London, Feb 1 (ANI): Beijing was dangerously close to a major upheaval when the city came directly in the flight path of a 2.5 ton crashed German satellite when it plunged into the Bay of Bengal last October, new calculations have revealed.
Had the satellite Rosat remained aloft for just seven more minutes, it would have landed into a metropolis of 20 million people.
The consequences of chunks of the 2.5 ton satellite falling into the city would have been catastrophic - huge craters, shattered fuel lines, explosions, wrecked buildings and countless human casualties in the Chinese capital.
The European Space Agency asserted that it was 'perilously close' to hitting Beijing at nearly 300 mph.
The satellite would have re-entered the atmosphere at a much higher speed, but the friction of the atmosphere slows satellites as they descend - burning them up and tearing them to pieces, the Daily Mail reported.
"Beijing lay directly in the path of its last orbit," said Manfred Warhaut of the European Space Operations Centre in Darmstadt, Germany.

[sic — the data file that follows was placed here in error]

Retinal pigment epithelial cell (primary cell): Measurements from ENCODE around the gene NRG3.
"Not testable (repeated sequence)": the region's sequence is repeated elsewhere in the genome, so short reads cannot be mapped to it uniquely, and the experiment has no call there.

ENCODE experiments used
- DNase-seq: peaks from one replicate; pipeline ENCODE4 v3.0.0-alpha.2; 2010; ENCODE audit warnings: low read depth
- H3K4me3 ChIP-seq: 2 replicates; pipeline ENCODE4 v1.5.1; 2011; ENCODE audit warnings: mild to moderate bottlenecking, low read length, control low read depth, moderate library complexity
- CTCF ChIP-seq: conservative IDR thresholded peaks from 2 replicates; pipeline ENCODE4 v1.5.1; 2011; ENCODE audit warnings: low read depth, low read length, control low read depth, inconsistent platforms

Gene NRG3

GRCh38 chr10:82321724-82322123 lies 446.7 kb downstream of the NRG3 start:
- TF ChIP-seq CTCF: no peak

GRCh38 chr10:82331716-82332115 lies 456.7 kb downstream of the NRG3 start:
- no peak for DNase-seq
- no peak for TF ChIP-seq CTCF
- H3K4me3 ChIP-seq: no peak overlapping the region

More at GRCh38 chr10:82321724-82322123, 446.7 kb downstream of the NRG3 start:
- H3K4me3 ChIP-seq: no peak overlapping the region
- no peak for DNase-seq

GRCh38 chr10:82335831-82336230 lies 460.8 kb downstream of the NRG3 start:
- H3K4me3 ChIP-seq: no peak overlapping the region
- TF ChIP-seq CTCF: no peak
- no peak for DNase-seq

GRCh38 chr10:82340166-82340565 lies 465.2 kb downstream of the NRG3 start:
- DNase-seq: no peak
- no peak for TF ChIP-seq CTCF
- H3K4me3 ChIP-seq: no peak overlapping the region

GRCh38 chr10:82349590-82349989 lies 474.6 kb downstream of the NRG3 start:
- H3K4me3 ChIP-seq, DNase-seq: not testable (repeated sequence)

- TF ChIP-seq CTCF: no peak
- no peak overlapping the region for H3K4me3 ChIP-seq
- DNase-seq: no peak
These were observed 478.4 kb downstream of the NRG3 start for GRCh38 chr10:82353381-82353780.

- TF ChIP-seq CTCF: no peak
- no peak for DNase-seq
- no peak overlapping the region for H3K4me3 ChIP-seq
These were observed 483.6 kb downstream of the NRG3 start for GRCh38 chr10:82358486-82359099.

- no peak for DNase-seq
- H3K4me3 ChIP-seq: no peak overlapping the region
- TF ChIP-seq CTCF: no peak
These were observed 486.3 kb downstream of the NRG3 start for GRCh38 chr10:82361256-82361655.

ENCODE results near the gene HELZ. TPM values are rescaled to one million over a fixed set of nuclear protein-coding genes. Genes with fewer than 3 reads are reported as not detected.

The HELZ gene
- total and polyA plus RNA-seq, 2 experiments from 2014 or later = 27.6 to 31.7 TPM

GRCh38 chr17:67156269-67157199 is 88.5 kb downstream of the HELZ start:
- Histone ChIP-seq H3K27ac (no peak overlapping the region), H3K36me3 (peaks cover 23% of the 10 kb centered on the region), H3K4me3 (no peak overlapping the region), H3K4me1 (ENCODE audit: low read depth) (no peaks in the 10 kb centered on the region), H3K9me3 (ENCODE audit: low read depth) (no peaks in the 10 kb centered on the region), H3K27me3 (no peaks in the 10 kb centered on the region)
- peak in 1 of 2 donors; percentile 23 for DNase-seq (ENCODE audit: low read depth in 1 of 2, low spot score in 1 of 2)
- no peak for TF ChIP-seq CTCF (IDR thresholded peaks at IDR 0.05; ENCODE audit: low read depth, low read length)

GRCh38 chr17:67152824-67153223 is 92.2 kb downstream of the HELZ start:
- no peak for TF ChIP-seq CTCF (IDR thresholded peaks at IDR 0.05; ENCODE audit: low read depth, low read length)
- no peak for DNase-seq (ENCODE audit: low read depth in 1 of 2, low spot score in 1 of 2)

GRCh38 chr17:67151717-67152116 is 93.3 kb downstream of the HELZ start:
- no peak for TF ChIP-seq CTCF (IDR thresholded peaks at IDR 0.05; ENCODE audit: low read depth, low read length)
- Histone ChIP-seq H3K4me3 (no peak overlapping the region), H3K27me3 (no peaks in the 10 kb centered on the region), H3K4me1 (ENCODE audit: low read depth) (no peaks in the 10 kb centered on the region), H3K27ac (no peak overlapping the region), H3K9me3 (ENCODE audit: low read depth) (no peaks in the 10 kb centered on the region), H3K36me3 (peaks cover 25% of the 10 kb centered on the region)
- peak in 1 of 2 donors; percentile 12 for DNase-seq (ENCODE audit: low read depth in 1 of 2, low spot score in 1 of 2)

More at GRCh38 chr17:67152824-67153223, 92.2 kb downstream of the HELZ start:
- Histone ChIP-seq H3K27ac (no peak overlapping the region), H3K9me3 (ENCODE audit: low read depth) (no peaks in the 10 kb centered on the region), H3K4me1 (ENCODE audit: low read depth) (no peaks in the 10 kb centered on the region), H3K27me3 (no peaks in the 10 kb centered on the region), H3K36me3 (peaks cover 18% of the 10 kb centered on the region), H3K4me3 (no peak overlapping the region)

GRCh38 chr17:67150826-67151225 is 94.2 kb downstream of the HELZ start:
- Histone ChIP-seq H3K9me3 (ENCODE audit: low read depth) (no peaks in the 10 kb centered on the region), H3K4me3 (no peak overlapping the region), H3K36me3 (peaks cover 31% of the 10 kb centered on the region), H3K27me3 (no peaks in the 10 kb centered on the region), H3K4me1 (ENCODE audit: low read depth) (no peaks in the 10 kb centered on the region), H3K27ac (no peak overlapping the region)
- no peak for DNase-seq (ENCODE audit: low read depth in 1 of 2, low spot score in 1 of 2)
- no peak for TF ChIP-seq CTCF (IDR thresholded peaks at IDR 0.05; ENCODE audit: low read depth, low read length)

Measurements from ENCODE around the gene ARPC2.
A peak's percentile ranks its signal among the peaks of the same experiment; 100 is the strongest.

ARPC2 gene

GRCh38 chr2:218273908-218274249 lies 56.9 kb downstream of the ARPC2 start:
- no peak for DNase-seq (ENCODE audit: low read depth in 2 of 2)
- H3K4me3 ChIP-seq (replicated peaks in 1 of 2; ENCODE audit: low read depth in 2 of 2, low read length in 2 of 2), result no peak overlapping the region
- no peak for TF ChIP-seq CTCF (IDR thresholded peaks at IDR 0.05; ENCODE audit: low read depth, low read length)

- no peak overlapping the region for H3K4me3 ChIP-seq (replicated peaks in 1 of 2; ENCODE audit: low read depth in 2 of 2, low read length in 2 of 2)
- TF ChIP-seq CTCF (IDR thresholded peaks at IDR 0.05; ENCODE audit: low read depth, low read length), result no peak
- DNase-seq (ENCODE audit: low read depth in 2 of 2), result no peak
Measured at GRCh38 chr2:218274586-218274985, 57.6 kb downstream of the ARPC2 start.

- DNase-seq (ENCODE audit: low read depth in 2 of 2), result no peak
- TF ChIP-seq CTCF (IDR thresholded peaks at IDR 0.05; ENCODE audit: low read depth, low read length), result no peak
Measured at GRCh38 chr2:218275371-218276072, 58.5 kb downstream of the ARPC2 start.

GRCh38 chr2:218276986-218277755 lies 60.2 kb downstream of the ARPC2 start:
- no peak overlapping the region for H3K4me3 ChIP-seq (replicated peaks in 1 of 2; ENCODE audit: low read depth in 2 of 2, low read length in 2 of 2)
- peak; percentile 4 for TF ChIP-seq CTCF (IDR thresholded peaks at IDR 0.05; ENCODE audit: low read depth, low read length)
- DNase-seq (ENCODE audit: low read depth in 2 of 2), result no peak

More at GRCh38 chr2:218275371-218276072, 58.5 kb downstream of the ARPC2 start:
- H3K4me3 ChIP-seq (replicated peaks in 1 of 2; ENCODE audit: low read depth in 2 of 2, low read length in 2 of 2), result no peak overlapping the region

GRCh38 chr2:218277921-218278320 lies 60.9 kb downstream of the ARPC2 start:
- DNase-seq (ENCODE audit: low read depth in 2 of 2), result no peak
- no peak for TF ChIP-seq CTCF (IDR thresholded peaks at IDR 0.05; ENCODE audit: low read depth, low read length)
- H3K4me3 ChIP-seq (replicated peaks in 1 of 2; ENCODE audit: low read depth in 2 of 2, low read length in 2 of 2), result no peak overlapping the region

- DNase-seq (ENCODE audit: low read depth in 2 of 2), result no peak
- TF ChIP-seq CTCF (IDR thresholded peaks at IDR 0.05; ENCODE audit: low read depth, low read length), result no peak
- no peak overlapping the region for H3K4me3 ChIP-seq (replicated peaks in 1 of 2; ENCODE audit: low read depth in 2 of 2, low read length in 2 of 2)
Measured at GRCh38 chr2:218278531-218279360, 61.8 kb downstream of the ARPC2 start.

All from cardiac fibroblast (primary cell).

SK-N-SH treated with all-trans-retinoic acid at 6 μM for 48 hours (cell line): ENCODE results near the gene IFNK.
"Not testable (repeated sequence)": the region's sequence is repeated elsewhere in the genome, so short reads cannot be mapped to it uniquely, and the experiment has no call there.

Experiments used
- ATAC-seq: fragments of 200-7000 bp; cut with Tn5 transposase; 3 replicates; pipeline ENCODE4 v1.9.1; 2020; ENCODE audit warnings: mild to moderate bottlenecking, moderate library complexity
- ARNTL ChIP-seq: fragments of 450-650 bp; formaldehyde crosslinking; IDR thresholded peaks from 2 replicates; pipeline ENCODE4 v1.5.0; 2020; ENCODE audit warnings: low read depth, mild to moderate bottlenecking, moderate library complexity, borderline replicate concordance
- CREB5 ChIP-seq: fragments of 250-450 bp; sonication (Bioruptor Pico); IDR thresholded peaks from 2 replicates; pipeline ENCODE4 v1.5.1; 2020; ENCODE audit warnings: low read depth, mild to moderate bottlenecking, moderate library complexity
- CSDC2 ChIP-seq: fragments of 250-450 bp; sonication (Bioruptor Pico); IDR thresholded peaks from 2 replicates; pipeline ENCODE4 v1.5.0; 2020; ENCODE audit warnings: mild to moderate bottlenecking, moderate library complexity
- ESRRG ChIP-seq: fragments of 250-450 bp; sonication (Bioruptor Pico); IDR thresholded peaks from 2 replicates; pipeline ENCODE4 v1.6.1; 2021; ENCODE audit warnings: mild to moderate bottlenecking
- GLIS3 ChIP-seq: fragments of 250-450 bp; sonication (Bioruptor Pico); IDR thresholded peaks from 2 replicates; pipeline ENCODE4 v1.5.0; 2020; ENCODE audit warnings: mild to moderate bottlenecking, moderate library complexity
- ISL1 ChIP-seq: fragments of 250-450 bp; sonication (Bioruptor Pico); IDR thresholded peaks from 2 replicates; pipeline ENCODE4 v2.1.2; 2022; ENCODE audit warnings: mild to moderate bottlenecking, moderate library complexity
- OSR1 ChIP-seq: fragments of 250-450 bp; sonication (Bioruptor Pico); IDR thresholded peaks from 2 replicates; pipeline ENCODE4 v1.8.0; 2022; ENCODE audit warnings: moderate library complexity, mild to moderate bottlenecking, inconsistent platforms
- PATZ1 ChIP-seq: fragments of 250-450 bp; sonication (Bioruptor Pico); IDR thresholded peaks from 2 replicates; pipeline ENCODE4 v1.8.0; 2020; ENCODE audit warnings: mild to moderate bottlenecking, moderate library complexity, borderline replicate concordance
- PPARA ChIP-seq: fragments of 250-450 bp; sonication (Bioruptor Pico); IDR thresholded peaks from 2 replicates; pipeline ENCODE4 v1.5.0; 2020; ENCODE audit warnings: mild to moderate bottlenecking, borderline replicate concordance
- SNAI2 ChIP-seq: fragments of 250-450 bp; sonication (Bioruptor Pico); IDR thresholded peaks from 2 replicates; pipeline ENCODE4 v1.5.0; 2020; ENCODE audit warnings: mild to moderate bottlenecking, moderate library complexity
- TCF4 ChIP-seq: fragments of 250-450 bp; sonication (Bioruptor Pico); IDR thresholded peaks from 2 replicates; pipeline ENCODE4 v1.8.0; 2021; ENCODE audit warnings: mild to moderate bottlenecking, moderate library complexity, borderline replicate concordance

But scientists had no means of controlling it once it went out of business miles above the earth.
"Our calculations showed that, if Rosat had crashed to the ground just seven to 10 minutes later, it would have hit Beijing," said Heiner Klinkrad, head of the ESA's Space Debris team.
An impact 'was very much within the realm of possibility,' added Klinkrad.
Rosat went aloft on June 1, 1990 when launched into orbit from Cape Canaveral on a mission to look for the sources of X-ray radiation. (ANI)
Read More: Germany | Cape Verde | Shopping Centre Mayapuri | H.r.lines | Civic Centre Bhilai Mdg | Agricultural Research Centre | World University Centre | Postal Training Centre | Chirakadavu Centre | Karikkattoor Centre | Extension Trg Centre | Bengal Immunity Po | Bengal Chemical | City Centre | North Bengal University So | Bengal Enamel | Killing Centre | Paomata Centre Edbo | B.s.city R.s. | B.s.city Plant